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Musical Education: With Practical Observations on the Art of Piano-Forte Playing
Eleanor Margaret Geary
Không có bản xem trước - 2018
accomplishment according acquired appearance applause application assistance attending audience beautiful become better brilliant child chords commencement compositions concert considerable considered continuity correct course cultivated daily difficulty early easy effect employed equally excel execution expression fantasia feeling Finger Exercises finished five given GRACE Guitar habit half an hour hand harmony Harp importance impression instruction instrument introduced keys less lesson listened major and minor manner means melody ment mental method mind Miss Geary movement MUSICAL EDUCATION natural neglected never notes observation octave offered once passages pedals perfect performance pianiste piano piano-forte pieces placed player playing position practice present producing pupil regular render result Right Scales selection shake solo sounds strings student Studies half style taken taste teacher Thalberg's themes thing third tion tone touch voice whilst whole wrist young ladies
Trang 66 - But music for the time doth change his nature. The man that hath no music in himself, Nor is not mov'd with concord of sweet sounds, Is fit for treasons, stratagems, and spoils : The motions of his spirit are dull as night, And his affections dark as Erebus. Let no such man be trusted.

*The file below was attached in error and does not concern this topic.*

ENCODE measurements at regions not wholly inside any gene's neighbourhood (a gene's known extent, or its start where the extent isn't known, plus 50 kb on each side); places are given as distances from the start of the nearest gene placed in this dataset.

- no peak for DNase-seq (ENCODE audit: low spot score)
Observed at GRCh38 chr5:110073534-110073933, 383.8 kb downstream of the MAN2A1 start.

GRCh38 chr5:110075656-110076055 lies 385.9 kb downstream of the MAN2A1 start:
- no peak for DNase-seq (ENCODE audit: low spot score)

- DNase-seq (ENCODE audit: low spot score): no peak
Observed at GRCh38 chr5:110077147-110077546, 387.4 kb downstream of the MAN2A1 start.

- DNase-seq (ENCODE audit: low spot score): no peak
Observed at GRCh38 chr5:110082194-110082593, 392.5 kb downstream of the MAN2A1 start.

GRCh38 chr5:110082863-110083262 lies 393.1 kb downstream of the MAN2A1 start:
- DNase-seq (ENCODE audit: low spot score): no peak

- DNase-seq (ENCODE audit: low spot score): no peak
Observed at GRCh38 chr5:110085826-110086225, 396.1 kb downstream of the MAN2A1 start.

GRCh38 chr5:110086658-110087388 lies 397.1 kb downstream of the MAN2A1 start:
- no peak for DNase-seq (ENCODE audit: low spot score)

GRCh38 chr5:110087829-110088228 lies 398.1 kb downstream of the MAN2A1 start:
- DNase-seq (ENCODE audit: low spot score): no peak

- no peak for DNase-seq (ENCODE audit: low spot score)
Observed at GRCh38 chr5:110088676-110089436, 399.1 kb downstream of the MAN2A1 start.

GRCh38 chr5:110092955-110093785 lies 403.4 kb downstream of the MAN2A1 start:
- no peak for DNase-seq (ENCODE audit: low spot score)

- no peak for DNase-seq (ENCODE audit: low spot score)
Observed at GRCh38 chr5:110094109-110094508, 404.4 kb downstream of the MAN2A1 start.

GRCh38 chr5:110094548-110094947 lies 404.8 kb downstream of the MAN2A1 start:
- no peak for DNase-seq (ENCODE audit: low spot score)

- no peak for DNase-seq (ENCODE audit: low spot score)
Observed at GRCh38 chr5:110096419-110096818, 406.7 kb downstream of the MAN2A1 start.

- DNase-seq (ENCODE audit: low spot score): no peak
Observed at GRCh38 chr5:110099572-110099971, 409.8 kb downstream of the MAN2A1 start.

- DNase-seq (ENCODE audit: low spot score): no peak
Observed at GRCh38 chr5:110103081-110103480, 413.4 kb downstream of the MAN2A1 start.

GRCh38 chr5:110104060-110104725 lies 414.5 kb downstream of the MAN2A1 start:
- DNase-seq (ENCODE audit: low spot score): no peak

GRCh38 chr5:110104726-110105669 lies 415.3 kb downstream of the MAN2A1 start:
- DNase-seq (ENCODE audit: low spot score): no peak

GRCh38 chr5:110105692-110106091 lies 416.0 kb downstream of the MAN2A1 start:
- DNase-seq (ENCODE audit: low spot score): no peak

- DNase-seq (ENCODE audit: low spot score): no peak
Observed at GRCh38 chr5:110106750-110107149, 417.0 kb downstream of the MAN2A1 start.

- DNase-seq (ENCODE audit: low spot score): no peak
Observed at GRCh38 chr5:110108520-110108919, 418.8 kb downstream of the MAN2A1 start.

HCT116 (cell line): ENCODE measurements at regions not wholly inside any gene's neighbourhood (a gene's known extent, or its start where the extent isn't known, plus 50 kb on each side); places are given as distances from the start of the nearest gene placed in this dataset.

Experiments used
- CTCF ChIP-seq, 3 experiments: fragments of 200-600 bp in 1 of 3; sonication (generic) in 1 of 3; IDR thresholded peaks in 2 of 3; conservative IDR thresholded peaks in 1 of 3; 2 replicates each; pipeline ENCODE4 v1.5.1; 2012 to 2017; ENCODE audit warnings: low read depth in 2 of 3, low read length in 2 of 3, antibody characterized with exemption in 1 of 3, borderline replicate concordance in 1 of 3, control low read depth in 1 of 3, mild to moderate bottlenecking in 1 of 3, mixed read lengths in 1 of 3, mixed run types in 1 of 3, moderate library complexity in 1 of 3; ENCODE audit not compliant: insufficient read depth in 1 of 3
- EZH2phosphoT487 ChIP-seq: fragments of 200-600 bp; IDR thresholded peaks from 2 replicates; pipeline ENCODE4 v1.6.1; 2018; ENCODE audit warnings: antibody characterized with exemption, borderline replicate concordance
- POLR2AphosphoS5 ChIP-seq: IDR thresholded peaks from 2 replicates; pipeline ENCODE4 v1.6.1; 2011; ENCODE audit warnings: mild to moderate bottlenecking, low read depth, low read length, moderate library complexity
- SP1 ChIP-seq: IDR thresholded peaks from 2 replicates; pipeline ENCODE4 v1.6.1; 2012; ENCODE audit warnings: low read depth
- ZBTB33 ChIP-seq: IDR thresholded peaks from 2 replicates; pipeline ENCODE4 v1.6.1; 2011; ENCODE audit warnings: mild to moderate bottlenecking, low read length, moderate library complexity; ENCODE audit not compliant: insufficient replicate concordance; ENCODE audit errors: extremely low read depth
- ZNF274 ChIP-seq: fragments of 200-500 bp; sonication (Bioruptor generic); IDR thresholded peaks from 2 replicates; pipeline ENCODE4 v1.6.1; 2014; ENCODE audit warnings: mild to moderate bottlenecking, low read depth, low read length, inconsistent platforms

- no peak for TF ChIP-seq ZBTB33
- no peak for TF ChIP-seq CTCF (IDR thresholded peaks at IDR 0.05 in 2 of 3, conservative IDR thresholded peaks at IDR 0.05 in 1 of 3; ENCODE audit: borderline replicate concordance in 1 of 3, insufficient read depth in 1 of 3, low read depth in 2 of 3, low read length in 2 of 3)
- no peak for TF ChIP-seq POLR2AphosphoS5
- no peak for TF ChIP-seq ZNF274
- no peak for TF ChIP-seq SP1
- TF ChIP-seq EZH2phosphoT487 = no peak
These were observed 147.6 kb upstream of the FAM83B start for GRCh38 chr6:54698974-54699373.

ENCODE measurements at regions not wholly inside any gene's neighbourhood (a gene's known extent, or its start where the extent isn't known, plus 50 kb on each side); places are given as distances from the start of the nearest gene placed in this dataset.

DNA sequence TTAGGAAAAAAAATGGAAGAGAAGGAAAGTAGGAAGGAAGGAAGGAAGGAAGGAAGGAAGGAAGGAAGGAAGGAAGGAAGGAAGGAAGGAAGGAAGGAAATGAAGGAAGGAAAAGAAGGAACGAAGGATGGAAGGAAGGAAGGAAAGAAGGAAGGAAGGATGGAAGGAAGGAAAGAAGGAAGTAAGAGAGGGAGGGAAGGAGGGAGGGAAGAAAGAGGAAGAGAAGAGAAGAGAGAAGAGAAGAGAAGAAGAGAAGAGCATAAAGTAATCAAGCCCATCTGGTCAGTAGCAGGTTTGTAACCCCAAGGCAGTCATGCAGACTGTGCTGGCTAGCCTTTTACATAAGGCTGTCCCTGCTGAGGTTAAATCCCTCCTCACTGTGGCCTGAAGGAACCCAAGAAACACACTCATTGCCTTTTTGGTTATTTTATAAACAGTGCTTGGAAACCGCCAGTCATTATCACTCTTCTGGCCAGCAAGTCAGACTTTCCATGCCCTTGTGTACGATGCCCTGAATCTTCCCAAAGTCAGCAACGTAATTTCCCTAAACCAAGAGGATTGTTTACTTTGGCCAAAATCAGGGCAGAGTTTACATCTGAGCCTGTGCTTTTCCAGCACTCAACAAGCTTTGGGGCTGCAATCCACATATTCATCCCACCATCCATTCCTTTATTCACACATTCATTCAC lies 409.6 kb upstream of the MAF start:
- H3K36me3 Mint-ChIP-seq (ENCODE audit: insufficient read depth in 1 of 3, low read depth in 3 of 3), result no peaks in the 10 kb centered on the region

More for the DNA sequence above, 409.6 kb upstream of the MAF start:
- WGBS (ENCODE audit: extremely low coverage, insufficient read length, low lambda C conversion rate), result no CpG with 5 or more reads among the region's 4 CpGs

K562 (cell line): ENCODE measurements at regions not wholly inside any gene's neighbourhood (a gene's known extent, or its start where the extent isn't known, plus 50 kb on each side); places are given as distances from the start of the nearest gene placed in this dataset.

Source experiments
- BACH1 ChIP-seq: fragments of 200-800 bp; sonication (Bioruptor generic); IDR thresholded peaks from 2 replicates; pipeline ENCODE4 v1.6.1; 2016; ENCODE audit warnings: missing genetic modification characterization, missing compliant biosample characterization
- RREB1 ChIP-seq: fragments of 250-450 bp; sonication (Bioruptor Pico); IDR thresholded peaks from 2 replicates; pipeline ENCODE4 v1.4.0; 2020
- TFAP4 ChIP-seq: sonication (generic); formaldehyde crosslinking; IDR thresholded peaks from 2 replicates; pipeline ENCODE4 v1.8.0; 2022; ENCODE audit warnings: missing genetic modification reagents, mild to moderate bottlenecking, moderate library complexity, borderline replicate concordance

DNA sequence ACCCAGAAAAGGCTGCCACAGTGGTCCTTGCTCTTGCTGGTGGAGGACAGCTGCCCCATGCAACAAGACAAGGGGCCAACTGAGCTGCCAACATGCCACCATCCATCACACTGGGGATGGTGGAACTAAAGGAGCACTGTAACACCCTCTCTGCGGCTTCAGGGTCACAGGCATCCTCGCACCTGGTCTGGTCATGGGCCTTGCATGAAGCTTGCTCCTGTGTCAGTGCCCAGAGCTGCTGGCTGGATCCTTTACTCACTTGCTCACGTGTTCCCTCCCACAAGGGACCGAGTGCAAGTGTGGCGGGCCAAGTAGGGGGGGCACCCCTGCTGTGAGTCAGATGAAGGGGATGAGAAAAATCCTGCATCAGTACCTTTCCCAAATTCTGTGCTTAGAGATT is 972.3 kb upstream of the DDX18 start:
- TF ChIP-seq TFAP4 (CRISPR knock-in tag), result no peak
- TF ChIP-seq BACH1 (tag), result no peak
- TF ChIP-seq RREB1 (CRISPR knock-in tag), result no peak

Trang 22 - ... of a long piece of music at a public concert. The orchestra are breathless •with attention, jumping into major and minor keys, executing fugues and fiddling with the most ecstatic precision. In the midst of all this wonderful science, the audience are gaping, lolling, talking, staring about, and half devoured with ennui. On a sudden there springs up a lively little air, expressive of some natural feeling, though in point of science not worth a halfpenny. The audience all spring up, every head...
Trang 17 - Athenians ! it is not possible to found a lasting power upon injustice, perjury and treachery. These may perhaps succeed for once; and borrow for a while, from hope, a gay and flourishing appearance. But time betrays their weakness ; and they fall into ruin of themselves. For, as in structures of every kind, the lower parts should have the greatest firmness, so the grounds and principles of actions should be just and true.
Trang 25 - With how much greater force may a similar expression be applied to him, who carries to his grave the neglected and unprofitable seeds of faculties, which it depended on himself to have reared to maturity, and of which the fruits bring accessions to...
Trang 55 - There are two sorts of understanding (says that judge of human nature) which prevents a man from ever becoming considerable ; the one is a lazy, and the other a frivolous mind. The lazy mind will not take the trouble of searching to the bottom of any thing, but, discouraged by the slightest difficulties, stops short, and, contents itself with easy and superficial M knowledge, | knowledge, rather than submit to a small degree of trouble.